Mending A Community

I consider myself lucky. My parents came from modest backgrounds and large families. Every resource was shared, saved, and utilized to its full expense. Both strove toward higher education; both earned their degrees. As college graduates, they worked hard from the bottom of the corporate ladder, saving what they could along the way, and accomplished enough to provide a comfortable life for me and my brother.

My brother and I were given everything we ever needed. We were taught the difference between needs and wants, and our needs were always met. We may have wanted and not received new gaming systems or clothes, but the minute a bone broke (and many did, we were rushed to the doctor without a second thought. There was never a question if we would have food on our table, heat for our house, or a stable place to live and call “home.”

I realize just now how fortunate I am. Beyond having the financial stability for my basic needs to be met, my home provided emotional stability and a place of refuge from the hardships of adolescence and growing up. I am lucky to have parents who can support me financially, emotionally, and mentally. Through their guidance, I have the confidence and ability to navigate the world around me. My college education was both a gift and an expectation from them, something I truly cherish and want to use to benefit my community. I gained valuable experience learning to serve those in the community and aiding in their overall wellbeing.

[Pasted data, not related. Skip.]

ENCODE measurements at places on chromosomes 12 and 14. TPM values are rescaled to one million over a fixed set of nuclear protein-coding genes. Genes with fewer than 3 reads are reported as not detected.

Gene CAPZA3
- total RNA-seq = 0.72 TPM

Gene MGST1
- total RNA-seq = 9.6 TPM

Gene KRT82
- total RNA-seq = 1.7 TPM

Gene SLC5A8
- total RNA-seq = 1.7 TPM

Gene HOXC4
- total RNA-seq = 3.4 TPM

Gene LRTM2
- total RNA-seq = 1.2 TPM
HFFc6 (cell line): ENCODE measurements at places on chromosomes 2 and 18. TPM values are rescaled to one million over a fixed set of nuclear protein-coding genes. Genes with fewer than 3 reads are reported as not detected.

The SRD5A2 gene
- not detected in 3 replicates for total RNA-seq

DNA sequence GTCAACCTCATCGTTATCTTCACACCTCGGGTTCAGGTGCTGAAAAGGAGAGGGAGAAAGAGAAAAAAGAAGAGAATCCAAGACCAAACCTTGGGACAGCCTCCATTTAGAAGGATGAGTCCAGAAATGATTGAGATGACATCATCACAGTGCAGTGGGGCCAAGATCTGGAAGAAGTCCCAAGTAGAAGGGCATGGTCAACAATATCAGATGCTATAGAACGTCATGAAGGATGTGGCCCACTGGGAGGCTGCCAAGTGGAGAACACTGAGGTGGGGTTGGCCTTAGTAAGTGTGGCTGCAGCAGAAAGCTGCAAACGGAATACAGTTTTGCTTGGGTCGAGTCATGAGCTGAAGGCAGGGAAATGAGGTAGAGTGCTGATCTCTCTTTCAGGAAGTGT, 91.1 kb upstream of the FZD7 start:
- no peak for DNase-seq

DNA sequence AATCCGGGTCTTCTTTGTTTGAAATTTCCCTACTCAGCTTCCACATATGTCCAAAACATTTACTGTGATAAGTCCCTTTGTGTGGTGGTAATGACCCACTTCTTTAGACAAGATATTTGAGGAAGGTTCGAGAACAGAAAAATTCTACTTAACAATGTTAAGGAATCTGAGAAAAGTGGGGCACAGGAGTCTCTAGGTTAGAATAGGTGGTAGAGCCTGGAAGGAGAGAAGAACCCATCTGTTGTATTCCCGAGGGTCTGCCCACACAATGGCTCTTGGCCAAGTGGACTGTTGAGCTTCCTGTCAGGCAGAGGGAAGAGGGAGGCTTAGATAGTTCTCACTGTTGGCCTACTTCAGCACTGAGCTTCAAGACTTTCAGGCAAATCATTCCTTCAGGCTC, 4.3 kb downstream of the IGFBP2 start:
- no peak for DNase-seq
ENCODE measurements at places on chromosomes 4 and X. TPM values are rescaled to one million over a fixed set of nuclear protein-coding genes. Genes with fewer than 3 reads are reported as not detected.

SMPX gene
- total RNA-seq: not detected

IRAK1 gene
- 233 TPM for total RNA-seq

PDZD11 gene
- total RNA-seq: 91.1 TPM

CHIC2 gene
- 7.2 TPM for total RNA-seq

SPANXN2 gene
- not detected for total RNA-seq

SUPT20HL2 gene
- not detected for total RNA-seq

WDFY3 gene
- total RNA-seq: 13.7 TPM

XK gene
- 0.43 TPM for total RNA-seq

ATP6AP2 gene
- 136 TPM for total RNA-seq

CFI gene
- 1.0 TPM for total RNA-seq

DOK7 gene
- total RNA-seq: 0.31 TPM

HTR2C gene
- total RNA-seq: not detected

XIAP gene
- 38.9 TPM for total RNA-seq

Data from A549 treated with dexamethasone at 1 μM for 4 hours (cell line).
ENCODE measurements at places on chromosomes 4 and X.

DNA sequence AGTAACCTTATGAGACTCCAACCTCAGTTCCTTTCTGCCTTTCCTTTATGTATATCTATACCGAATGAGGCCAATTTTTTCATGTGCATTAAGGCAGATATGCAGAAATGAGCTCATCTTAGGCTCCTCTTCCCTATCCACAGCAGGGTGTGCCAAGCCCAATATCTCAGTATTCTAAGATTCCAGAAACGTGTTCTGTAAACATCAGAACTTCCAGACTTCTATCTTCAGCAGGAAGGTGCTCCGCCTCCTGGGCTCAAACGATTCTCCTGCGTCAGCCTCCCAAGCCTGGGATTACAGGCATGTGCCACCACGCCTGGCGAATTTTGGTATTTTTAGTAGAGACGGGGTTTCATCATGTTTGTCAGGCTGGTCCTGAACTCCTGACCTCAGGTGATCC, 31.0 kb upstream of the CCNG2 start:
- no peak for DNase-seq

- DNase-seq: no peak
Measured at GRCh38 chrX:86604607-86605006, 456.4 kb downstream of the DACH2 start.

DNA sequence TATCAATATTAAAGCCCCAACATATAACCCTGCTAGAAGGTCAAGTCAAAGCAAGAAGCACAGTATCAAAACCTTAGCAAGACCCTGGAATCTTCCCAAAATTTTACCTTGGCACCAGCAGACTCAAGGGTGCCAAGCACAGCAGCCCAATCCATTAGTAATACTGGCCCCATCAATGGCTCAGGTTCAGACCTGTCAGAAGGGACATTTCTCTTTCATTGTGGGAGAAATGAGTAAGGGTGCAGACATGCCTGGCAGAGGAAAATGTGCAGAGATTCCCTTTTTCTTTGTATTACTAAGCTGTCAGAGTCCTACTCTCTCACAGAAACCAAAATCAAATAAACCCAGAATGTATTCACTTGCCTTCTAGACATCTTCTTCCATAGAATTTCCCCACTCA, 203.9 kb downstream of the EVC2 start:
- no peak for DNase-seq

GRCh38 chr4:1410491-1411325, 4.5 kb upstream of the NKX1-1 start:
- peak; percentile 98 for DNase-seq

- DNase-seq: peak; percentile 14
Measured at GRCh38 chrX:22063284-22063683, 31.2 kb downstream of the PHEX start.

Home Matters because every person should feel a sense of refuge, stability, and safety from their living situation. It is the right of every individual to have their basic needs met, physically and mentally. We are all born to different situations and environments, but the need for a safe, secure, healthy home applies to everyone. Suffering due to a lack of these means is more than unnecessary. It is unjust. When a community’s citizens are taken care of and treated well, every person benefits. Working with an organization striving to provide safety and stability to neighbors in need begins the process of mending a community and is something I feel truly honored to be a part of.

Carolyn Smith is a SUNY New Paltz graduate majoring in Communications. She interned with RUPCO as a gran writer assistant in Fall 2017.

“The Davis Show” is a family affair at The Lace Mill November 4

The Davis FamilyJeromy Davis, his fiancée Christa, and their children Jesse, Sebastien and Emmy will drive a family-fueled night of musical and artistic performances called “The Davis Show” on November 4 from 5 p.m. to 9 p.m. at The Lace Mill, 165 Cornell Street, Kingston in the Boiler Room Gallery.

Jesse’s sculptures will adorn the galleries and he’ll sing his heart out in solo tunes. Sebastien and Emmy’s crayon drawings will hang on display and entice the young and old to reflect on youth’s artistic vision. Christa will show her paintings as well. Jeromy will play music among handmade barn wood sound-dampening panels and feature guitars he built both as a musical and visual artistic display. Altogether, they will demonstrate family ties in a multi-layered performance. This will be the family’s first solo performance. “There’s something for everybody. I want people to go, ‘wow, this is really nice,”’ says Jeromy.

Free and open to the public. Light refreshments will be served. Free parking is available on South Manor Avenue and Progress Street. Freewill donations benefit the Lace Mill Arts Council, future shows and exhibits.